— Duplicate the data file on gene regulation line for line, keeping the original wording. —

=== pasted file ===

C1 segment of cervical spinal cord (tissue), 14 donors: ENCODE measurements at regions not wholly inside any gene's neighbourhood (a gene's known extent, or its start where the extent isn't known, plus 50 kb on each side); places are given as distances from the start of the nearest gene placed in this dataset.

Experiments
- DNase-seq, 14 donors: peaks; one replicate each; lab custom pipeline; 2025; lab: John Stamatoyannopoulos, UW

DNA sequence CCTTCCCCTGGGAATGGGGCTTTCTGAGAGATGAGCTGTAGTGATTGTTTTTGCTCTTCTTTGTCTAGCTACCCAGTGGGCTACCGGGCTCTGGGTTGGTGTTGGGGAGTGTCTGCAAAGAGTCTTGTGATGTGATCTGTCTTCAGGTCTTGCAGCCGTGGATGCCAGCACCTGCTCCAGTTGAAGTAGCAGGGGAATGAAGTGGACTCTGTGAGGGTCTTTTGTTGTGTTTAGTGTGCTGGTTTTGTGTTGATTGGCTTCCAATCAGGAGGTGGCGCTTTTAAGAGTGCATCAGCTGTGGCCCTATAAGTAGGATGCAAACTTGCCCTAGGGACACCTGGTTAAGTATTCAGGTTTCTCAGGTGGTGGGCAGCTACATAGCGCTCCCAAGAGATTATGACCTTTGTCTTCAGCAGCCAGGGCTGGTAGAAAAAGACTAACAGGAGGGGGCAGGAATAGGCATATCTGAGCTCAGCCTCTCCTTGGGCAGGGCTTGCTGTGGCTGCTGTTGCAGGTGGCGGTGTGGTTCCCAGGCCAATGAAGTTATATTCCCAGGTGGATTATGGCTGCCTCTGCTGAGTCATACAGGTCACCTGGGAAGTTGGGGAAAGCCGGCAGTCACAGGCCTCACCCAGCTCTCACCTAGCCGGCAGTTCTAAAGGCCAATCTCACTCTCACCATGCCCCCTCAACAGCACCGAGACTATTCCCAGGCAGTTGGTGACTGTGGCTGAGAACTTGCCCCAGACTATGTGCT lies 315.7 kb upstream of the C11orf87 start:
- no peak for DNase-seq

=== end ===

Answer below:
C1 segment of cervical spinal cord (tissue), 14 donors: ENCODE measurements at regions not wholly inside any gene's neighbourhood (a gene's known extent, or its start where the extent isn't known, plus 50 kb on each side); places are given as distances from the start of the nearest gene placed in this dataset.

Experiments
- DNase-seq, 14 donors: peaks; one replicate each; lab custom pipeline; 2025; lab: John Stamatoyannopoulos, UW

DNA sequence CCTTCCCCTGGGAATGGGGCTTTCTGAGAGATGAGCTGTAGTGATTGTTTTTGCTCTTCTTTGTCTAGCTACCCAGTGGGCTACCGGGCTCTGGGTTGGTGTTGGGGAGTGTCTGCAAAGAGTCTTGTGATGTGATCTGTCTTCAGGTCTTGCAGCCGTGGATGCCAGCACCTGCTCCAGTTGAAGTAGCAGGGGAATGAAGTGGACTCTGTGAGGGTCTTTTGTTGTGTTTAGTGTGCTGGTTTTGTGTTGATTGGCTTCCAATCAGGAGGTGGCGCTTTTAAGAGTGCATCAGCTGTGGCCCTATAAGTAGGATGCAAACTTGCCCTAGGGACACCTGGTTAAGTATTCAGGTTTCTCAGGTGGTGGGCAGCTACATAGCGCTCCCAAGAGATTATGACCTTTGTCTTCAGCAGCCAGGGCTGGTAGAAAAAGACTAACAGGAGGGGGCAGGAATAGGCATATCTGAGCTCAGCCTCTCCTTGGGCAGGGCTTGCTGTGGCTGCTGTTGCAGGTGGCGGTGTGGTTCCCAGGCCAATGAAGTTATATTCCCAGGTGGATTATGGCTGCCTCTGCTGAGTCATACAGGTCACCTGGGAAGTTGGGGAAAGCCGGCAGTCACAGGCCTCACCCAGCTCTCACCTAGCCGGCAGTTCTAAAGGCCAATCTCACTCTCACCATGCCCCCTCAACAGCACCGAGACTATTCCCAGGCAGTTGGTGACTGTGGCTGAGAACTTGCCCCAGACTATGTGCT lies 315.7 kb upstream of the C11orf87 start:
- no peak for DNase-seq